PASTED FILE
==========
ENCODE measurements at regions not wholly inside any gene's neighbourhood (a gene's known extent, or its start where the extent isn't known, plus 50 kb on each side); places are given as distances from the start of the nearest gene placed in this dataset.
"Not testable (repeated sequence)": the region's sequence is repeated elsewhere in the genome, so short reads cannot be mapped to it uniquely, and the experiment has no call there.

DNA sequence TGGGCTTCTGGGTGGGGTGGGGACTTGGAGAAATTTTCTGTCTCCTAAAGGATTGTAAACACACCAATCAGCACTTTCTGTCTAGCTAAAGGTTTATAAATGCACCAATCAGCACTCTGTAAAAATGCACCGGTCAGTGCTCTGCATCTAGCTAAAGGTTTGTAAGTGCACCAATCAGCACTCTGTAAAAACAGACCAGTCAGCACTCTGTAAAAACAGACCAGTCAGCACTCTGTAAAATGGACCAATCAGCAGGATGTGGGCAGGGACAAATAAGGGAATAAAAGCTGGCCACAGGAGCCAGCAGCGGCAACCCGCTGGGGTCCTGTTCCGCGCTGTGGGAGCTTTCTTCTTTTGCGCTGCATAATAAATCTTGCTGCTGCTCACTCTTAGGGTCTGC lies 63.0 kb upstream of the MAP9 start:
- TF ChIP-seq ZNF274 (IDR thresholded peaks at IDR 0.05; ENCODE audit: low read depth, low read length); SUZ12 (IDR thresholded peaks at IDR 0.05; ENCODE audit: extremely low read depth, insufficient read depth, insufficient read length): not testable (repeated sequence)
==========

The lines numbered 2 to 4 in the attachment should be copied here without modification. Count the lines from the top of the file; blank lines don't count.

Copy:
"Not testable (repeated sequence)": the region's sequence is repeated elsewhere in the genome, so short reads cannot be mapped to it uniquely, and the experiment has no call there.

DNA sequence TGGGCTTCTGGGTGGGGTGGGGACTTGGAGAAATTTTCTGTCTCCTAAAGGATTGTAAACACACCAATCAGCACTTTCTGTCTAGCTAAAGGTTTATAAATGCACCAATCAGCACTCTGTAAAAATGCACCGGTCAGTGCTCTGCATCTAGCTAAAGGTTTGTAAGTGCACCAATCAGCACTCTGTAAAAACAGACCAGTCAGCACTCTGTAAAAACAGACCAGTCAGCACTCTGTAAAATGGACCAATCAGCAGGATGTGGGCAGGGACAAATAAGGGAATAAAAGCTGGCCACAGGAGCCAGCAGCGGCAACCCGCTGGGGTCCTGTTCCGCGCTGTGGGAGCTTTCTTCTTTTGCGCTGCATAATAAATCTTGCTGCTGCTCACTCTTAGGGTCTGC lies 63.0 kb upstream of the MAP9 start:
- TF ChIP-seq ZNF274 (IDR thresholded peaks at IDR 0.05; ENCODE audit: low read depth, low read length); SUZ12 (IDR thresholded peaks at IDR 0.05; ENCODE audit: extremely low read depth, insufficient read depth, insufficient read length): not testable (repeated sequence)